If brought to trial, would Trump be found guilty by a jury of ANY felonies?

If brought to trial, would Trump be found guilty by a jury of ANY felonies?


  • Total voters
    9
Nov 2008
61,374
4,593
Washington state
#3
Trump is charged with being successful in front of Liberals and keeping them out of power. In this case he is charged with Liberals having an opinion of outrage over what he is doing. They want him charged with something even though there is no proof of wrong doing. Liberals have no business running government at this point, go to the back of the bus while the adults run the country
 
Mar 2012
53,808
35,635
New Hampshire
#7
Wrong.No law or Cotus wording puts a president above our criminal laws.
Do you live in Somalia?
I assume the SC would have to decide if a sitting president could be put on trial. Some have suggested if Congress doesnt remove a sittiing president then the trial may have to wait until they are out of office. Either way it would appear the SC would determine if a sitting president can go on trial.
 

Devil505

Former Staff
Jan 2008
69,028
27,749
Florida
#8
I assume the SC would have to decide if a sitting president could be put on trial. Some have suggested if Congress doesnt remove a sittiing president then the trial may have to wait until they are out of office. Either way it would appear the SC would determine if a sitting president can go on trial.
I was responding to this incorrect post:
A sitting President cannot be indicted.

Another Alt Left Universe fantasy.

Carry on .....
Con scholars debate this issue which has never been decided by any court and would require an anti-American decision that puts Presidents above our laws.
If a party refuses to impeach for political reasons.....we are stuck with a criminal president for up to 4 years??
Absurd!!
 
Likes: BigBob
Mar 2012
53,808
35,635
New Hampshire
#9
Its problematic..

"The basic point is that prosecutors should not be able to tie up the work of a president," Neal Katyal, a former acting solicitor general under the Obama administration, told CBS News. "Imagine, for example, that a South Carolina prosecutor had tried to indict Abraham Lincoln in 1864. It would allow a prosecutor from one state to undermine the national will. But federal prosecutors are not amenable to quite the same criticism." This view was articulated in 1973 by the Justice Department, which insisted that indicting a president would "hamstring the operation of the whole governmental apparatus, both in foreign and domestic affairs." In 2000, the Office of Legal Counsel (OLC) came to a similar conclusion, stating that the "indictment or criminal prosecution of a sitting president would unconstitutionally undermine the capacity of the executive branch to perform its constitutionally assigned functions." Mueller may be bound by the OLC's ruling on the matter, Fredericksen says, because it remains an official opinion of the Department of Justice. If Mueller ever attempted to indict Mr. Trump anyway, the president's lawyers would surely argue that the OLC opinion prevents him from doing so. "One of the ways around the concern of indicting a sitting president and interfering with his ability to execute the functions of the office is one can indict and the trial can be delayed until the president leaves office."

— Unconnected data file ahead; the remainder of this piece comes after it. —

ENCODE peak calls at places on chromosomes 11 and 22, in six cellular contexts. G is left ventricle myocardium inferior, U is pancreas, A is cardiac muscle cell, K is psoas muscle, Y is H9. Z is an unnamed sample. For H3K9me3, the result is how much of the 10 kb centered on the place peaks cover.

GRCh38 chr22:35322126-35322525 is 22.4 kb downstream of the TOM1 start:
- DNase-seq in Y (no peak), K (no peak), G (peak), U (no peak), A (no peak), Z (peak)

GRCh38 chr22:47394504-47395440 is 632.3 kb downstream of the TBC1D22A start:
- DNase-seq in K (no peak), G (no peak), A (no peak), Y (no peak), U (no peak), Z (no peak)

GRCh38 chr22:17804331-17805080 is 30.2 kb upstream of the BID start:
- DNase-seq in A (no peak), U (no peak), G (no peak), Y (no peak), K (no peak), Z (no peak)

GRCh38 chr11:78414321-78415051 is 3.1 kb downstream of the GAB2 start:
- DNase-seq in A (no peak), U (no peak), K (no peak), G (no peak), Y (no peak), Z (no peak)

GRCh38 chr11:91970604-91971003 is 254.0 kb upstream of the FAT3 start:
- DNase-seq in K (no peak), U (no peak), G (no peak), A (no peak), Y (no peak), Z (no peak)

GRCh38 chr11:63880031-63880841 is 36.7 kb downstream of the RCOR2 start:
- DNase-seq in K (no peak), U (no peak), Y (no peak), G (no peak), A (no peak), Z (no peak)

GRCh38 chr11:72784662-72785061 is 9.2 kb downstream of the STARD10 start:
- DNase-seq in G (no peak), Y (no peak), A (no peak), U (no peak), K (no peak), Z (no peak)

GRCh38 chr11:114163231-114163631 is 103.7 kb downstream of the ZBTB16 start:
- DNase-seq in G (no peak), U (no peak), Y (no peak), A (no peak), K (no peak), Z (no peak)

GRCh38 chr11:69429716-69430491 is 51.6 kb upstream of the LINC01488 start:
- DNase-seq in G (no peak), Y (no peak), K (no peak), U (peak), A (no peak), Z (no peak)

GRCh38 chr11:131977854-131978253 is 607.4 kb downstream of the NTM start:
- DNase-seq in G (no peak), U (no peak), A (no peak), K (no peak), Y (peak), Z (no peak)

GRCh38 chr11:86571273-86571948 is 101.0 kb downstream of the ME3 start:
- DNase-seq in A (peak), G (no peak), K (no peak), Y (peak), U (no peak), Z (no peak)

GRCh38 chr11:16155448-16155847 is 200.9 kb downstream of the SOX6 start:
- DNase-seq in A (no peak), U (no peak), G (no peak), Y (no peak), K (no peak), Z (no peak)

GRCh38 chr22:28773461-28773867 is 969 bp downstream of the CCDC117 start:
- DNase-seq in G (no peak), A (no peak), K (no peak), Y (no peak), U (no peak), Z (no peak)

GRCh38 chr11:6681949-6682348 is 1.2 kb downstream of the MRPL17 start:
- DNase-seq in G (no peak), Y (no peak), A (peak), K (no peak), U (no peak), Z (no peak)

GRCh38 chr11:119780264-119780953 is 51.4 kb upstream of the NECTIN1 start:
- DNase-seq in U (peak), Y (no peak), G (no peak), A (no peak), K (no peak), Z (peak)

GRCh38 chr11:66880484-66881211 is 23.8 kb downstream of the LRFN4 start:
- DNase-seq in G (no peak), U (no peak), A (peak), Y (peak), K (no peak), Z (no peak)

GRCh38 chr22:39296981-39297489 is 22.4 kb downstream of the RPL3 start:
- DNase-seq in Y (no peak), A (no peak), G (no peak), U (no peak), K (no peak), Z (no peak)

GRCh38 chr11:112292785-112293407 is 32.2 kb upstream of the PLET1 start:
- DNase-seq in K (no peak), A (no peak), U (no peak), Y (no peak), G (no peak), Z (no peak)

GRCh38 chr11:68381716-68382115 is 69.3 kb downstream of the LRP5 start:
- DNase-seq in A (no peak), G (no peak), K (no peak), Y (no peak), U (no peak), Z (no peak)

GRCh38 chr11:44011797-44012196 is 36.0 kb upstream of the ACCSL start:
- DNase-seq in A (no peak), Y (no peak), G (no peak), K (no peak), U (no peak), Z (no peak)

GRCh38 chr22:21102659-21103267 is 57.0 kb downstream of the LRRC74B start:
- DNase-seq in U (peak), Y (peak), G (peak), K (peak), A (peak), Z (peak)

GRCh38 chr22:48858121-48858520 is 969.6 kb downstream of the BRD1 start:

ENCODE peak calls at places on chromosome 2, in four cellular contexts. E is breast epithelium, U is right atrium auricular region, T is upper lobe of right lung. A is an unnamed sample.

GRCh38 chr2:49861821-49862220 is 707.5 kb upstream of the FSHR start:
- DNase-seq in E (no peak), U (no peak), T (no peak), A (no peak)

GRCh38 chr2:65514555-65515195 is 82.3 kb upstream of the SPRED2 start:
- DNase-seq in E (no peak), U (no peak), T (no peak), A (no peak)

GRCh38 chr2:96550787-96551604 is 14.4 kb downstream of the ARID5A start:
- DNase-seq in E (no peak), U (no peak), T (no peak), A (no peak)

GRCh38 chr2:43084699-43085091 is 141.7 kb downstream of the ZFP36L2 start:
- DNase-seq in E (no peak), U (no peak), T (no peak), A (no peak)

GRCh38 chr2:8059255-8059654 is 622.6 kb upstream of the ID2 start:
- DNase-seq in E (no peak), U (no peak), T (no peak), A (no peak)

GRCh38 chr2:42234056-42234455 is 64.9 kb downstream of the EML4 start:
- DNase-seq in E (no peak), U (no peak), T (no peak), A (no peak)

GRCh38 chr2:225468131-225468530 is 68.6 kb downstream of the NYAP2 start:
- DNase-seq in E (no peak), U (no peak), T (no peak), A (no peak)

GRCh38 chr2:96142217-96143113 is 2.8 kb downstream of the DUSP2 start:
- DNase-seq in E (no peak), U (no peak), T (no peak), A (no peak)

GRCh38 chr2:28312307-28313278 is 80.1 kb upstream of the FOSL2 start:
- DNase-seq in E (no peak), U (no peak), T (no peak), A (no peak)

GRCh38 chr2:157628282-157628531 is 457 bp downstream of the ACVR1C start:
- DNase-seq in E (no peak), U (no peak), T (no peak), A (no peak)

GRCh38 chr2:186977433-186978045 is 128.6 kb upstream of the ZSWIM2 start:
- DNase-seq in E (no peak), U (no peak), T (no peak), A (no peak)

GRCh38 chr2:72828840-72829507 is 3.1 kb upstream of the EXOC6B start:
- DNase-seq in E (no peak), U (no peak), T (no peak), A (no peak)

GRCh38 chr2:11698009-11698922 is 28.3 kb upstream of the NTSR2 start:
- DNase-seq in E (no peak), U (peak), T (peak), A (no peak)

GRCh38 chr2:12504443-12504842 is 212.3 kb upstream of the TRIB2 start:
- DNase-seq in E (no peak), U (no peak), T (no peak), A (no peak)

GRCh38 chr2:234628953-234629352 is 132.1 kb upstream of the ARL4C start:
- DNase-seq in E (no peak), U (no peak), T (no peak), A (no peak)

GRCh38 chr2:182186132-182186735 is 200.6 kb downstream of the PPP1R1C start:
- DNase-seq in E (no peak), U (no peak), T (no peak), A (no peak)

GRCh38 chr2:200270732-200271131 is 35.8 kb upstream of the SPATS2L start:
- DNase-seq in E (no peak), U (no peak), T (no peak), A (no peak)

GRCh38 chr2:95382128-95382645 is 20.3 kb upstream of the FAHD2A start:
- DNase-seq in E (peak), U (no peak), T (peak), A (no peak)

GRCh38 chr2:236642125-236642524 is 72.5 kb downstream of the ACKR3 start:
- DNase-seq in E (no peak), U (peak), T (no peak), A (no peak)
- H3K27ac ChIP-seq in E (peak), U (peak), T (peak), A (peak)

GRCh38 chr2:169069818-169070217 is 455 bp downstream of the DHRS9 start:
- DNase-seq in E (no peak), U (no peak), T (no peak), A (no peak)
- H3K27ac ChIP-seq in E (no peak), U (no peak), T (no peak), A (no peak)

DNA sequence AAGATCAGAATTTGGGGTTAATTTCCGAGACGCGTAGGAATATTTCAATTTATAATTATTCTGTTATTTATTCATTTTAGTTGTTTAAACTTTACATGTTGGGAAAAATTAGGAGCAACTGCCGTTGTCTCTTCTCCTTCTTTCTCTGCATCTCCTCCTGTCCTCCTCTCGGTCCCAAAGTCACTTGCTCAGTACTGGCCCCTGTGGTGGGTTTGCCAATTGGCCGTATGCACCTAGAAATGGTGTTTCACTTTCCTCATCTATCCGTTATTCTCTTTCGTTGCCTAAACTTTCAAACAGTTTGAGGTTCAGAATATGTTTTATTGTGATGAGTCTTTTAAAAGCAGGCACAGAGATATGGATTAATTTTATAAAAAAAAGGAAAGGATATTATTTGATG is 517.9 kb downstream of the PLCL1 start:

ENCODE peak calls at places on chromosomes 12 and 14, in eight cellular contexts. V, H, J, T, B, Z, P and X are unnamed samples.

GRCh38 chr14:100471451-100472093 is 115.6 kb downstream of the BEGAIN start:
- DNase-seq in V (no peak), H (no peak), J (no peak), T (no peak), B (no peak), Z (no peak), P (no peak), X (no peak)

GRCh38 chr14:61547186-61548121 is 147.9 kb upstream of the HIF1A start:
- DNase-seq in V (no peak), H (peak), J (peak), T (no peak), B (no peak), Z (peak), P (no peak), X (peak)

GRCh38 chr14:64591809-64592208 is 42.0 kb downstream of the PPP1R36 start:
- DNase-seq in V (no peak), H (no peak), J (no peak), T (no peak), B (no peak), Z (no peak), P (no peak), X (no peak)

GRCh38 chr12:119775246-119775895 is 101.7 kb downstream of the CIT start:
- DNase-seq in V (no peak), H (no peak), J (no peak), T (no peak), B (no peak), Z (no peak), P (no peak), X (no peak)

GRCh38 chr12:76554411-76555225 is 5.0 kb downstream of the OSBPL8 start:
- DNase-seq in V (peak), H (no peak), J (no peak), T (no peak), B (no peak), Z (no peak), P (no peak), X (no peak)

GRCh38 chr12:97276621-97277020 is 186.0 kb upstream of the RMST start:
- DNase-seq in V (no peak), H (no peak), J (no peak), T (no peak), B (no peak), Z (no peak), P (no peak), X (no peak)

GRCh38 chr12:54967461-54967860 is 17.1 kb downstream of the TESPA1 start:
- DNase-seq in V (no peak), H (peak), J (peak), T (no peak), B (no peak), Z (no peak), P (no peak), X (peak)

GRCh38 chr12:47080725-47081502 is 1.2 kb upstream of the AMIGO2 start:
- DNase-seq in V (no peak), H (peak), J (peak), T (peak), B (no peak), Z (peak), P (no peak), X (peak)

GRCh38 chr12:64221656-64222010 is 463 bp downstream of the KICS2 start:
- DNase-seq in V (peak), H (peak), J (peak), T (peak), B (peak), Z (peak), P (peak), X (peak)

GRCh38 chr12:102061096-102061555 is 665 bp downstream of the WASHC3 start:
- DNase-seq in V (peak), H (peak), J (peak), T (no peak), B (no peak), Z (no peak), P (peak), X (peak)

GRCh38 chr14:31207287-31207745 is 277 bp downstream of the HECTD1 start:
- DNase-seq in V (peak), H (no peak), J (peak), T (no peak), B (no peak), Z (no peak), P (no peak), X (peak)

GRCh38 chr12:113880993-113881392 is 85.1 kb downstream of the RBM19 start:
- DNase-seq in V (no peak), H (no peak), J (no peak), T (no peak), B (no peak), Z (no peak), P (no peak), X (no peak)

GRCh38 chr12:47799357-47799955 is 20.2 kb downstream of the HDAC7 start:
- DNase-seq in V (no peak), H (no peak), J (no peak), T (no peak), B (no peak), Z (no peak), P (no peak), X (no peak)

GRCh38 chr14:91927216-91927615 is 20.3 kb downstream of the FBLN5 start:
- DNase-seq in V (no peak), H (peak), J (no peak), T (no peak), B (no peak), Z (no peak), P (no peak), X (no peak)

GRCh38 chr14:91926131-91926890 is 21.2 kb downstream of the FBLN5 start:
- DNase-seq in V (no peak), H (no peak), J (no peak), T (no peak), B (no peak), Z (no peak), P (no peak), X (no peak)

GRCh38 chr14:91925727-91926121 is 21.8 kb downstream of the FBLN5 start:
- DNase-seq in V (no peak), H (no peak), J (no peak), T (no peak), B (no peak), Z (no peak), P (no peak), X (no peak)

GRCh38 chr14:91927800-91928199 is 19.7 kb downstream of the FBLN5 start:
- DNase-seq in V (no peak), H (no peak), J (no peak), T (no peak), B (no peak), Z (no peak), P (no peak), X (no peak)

Again imagine the SC might have to decide.
Can a president be indicted?
 
Likes: pragmatic

Devil505

Former Staff
Jan 2008
69,028
27,749
Florida
#10
Its problematic..

"The basic point is that prosecutors should not be able to tie up the work of a president," Neal Katyal, a former acting solicitor general under the Obama administration, told CBS News. "Imagine, for example, that a South Carolina prosecutor had tried to indict Abraham Lincoln in 1864. It would allow a prosecutor from one state to undermine the national will. But federal prosecutors are not amenable to quite the same criticism." This view was articulated in 1973 by the Justice Department, which insisted that indicting a president would "hamstring the operation of the whole governmental apparatus, both in foreign and domestic affairs." In 2000, the Office of Legal Counsel (OLC) came to a similar conclusion, stating that the "indictment or criminal prosecution of a sitting president would unconstitutionally undermine the capacity of the executive branch to perform its constitutionally assigned functions." Mueller may be bound by the OLC's ruling on the matter, Fredericksen says, because it remains an official opinion of the Department of Justice. If Mueller ever attempted to indict Mr. Trump anyway, the president's lawyers would surely argue that the OLC opinion prevents him from doing so. "One of the ways around the concern of indicting a sitting president and interfering with his ability to execute the functions of the office is one can indict and the trial can be delayed until the president leaves office."

Again imagine the SC might have to decide.
Can a president be indicted?
That's one side of the legal/constitutional argument which I think must give way to the concept that no man is above the law in this country. We don't have Kings!
The idea that we might have to wait up to 4 years allowing a criminal president to stay in office damaging this country b4 he/she is out of office is unthinkable.

Clearly the answer already exists: The President would be effectively incapacitated on trial/in prison and the VP should take over his duties.
simple!

Funny how these issues only arise when the GOP controls the WH and or congress!